It is not legal to keep stoats as pets in the USA. In fact, some states also ban ferrets and similar mustelid species. One reason is that these animals are considered a seriously invasive species. When irresponsible owners abandon them, they can have a seriously detrimental effect on the local ecosystem.

However, it's not uncommon to find orphaned stoats. This happens when, for whatever reason, the baby stoat - which is a tiny creature - gets lost, or the mother dies. In these cases it is lawful to save the small one and adopt it, although the best option is undoubtedly to take them to a wildlife recovery center.

Before picking up a young stoat, you need to wait for them to call their mother. If she doesn't appear after a certain amount of time, you should take it upon yourself to save the life of the orphaned stoat.

Raising a young stoat as a pet

The main priority will be feeding the kit milk for stoats and ferrets to hydrate and satiate them. If the stoat kit already has some teeth, you'll have to supplement their diet with tiny pieces of meat, such as slices of turkey or chicken.

An immature stoat will be able to become domesticated in a similar way a ferret. The young pet stoat should be taught to bite softly when playing, and to do their business in cat litter. It should be noted that the stoat is much more active than the ferret, so much more time should be devoted to playing with them. However, even with a certain level of taming a stoat, it will not negate all negative behaviors we have mentioned.

It is much better for the stoat to live in the wild. This is why wildlife recovery centers will be able to help reintroduce them (unless they are considered an invasive species in the area).

What does a stoat look like?

There are more than 30 subspecies of stoat, but by widely generalizing you could put them into two categories:

  • Cold climate stoats have two types of colorings, as they molt their fur. During the winter, cold-climate stoats turn completely snow-white, except for the tip of their tail, which remains black. When they are white, stoats are more likely to be called ermines. During the summer, cold-climate stoats are a cinnamon color from head to tail, except for the black tip, and an ivory white on their underside.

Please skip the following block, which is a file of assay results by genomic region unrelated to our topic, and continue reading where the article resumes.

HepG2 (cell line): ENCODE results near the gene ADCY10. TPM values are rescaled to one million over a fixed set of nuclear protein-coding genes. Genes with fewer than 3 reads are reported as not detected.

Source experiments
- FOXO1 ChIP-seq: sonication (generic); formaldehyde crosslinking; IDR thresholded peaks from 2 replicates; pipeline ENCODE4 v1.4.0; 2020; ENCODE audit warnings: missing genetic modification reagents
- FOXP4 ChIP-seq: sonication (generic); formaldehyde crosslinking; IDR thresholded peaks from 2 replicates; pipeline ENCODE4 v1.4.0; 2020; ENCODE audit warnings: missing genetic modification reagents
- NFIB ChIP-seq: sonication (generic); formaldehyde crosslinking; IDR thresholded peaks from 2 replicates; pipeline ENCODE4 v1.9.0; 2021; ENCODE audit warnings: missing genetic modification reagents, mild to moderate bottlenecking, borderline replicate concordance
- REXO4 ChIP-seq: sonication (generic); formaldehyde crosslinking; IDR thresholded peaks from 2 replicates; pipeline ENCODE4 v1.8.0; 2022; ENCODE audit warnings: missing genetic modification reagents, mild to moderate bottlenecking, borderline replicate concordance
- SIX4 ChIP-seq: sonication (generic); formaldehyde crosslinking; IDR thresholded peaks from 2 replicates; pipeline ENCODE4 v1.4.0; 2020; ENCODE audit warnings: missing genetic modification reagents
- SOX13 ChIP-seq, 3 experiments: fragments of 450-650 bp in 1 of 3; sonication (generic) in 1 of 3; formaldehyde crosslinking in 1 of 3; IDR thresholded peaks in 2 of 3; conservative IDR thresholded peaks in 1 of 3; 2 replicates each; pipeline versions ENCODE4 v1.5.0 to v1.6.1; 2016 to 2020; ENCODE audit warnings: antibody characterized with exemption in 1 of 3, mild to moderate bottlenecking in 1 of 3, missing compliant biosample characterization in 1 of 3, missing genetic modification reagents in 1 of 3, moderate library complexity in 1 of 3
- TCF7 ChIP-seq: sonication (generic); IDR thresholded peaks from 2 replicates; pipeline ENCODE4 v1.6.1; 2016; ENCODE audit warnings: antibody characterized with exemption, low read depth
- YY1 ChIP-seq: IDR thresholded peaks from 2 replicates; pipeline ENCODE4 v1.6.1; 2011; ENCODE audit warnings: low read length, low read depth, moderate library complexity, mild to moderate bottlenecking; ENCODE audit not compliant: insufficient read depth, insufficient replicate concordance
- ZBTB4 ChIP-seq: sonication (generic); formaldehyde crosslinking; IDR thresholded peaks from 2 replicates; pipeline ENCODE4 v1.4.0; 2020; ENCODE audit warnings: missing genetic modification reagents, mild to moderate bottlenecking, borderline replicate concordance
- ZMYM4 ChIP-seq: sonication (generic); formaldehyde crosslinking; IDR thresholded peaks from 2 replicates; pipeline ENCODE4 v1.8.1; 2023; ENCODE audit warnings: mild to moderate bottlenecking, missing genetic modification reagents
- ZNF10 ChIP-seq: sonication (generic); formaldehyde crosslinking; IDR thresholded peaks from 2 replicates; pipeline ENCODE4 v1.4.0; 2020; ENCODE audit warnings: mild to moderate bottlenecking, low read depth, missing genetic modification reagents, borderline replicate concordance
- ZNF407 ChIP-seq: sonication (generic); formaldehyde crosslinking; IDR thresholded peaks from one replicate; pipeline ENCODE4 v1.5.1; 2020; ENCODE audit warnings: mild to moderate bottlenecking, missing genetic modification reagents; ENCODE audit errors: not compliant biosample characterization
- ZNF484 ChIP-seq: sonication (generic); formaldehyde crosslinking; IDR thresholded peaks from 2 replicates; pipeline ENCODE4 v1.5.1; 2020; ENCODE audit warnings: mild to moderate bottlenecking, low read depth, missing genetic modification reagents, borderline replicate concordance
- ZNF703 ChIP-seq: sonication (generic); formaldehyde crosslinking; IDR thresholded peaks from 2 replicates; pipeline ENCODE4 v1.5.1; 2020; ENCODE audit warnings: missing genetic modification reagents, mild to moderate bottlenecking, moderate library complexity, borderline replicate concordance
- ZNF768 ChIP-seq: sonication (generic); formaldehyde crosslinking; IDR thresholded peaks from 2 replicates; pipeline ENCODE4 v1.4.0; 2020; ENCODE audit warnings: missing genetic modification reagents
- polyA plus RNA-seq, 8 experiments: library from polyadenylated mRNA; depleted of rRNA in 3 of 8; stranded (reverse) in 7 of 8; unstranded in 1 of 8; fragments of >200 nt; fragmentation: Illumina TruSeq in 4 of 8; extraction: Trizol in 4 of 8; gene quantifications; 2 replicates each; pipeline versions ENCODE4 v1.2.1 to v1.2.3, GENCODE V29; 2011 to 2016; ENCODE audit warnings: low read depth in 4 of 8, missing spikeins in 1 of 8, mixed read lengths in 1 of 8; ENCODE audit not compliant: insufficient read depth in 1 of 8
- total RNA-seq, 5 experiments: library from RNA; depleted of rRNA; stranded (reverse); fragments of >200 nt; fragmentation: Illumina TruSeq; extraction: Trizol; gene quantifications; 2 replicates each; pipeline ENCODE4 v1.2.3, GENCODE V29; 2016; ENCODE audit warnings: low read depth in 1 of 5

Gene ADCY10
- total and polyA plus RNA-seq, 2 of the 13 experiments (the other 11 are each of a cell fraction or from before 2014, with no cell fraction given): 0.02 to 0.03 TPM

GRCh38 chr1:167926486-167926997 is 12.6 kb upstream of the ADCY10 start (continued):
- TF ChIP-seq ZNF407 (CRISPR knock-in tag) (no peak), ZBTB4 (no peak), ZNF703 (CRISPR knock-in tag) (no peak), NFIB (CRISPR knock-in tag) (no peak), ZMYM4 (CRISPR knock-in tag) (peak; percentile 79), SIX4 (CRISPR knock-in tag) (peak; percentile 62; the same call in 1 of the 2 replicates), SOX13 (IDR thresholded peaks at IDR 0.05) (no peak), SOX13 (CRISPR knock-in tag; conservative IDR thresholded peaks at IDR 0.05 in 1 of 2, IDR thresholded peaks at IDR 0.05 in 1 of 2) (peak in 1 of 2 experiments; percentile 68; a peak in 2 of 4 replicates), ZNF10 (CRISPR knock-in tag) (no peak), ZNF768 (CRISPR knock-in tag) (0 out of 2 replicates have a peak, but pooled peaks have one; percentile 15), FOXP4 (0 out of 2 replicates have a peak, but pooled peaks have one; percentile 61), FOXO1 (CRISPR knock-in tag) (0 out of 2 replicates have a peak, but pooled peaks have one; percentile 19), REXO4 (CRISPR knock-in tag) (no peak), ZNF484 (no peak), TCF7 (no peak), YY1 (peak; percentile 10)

• Temperate climate stoats keep their summer coat all year round and they never turn white. However, as is natural, their silky layer of fur becomes denser and warmer during the winter months.

A pet stoat's diet

Wild stoats are essentially carnivorous, although they will consume berries every once in a while. Stoats prey on insects, small and large birds, rabbits, hares, rats and mice, frogs and, in short, any prey that crosses their path.

If you have a stoat as a pet, your vet will give you the guidelines for an adequate diet. It is very important to let a professional give you advice.

Can a stoat live with other pets?

If you've had a pet stoat since they were very young it might be possible to get them to relate to a dog or a cat, although they will always be the boss.

However, you'll find it difficult to get a pet stoat to stop looking at your frightened parakeet or canary as prey, as their appetizing look will draw the preying stoat like a magnet. As we said, stoats can't climb, but they can jump very high and they are perfectly capable of catching birds.

If the stoat has been captured as an adult you will never manage to domesticate them, and they will become a very dangerous guest for you, your family members and your pets. Don't adopt them - stoats prefer to live in freedom. This is the same with other so-called exotic pets such raccoons and coatis.

Keeping stoats as pets is part of a larger trend of a desire to keep wild animals as pets. The problems with this impetus are explained in our video below:

If you want to read similar articles to Stoats as Pets: Guidelines and General Tips, we recommend you visit our What you need to know category.


1. The Daily Mirror. (2006). Attacked by a Stoat.